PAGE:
Sunderland isn’t for a moment suggesting O’Grady should have turned his back on the TDU, mind you. Rather, he uses it to demonstrate how a rider’s priorities – whatever they happen to be – will naturally see them performing better at certain stages, and races, each season.
Milan-San Remo continues to be one such race for many Australians in the pro peloton. Here’s hoping the green and gold can triumph once again this year.
The Nationals. To race or not to Race?
Without even realising it, my chat with Scott Sunderland drifted seamlessly into a discussion about the Australian National Road Championships. It’s a great race these days. One of the true highlights of the domestic road racing calendar, especially now it’s broadcast live on every cyclist’s favourite TV channel, SBS. But as Sunderland explained, it’s still as hit and miss as it’s always been.
Targeting a big race so early in the year is a big risk, with no guarantee of success. For starters, the vast majority of riders arrive straight out of their off-season. There are no major lead-up races to assess your form. There’s only one Champion and if you come second, which Sunderland himself did in 2000 after a rumoured mid-race deal between Britain’s Jeremy Hunt and Australian Jamie Drew, you may just have wreaked havoc on the rest of your season – for not very much gain. (If you’re interested, Hunt won the 2000 race narrowly, ensuring he took the winner’s cheque back to the UK, whilst Drew happily finished second to claim the coveted Green and Gold jersey. Behind them Sunderland won the sprint for third on the road, thus claiming the official silver as the second Australian across the line.)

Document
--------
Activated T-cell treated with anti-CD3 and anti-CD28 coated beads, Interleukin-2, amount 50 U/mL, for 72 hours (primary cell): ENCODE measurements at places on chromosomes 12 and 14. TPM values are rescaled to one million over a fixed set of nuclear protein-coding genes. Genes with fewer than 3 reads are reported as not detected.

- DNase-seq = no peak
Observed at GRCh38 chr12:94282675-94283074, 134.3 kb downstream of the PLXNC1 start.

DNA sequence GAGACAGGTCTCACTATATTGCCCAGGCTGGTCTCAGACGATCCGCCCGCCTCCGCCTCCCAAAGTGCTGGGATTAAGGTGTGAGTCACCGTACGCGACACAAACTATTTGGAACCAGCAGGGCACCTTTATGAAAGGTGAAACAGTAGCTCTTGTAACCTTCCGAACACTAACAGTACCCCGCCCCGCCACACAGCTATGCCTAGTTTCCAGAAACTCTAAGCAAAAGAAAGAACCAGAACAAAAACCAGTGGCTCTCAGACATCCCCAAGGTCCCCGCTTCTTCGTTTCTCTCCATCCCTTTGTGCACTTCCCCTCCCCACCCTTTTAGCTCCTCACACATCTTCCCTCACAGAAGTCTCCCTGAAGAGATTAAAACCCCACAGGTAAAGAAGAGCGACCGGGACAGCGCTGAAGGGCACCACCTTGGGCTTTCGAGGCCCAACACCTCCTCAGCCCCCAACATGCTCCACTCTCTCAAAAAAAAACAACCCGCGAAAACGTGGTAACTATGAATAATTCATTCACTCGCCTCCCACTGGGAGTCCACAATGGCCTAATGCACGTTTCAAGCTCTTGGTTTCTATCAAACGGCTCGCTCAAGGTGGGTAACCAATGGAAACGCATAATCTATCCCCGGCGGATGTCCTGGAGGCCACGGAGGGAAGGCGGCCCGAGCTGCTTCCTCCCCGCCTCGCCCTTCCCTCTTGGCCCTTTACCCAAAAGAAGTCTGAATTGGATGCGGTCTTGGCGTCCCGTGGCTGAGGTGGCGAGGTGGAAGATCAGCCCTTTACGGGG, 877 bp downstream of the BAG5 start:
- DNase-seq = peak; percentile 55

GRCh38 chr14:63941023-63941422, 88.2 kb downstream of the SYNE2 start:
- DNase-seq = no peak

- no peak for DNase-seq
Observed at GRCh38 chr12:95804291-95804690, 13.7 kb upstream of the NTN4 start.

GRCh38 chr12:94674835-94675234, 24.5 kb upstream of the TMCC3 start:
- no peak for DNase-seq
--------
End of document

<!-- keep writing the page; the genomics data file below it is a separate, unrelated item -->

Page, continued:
The arrival of Orica-GreenEDGE in 2012 has further compounded the difficulty of winning this early-season race for any rider not on their Aussie-packed roster. As Sunderland spoke, it reminded me a bit of the Davis Cup; where many of the World’s top players forgo the honour of representing their country so as not to jeopardise their individual playing schedules. Quite the dilemma considering how patriotic we Aussies tend to be…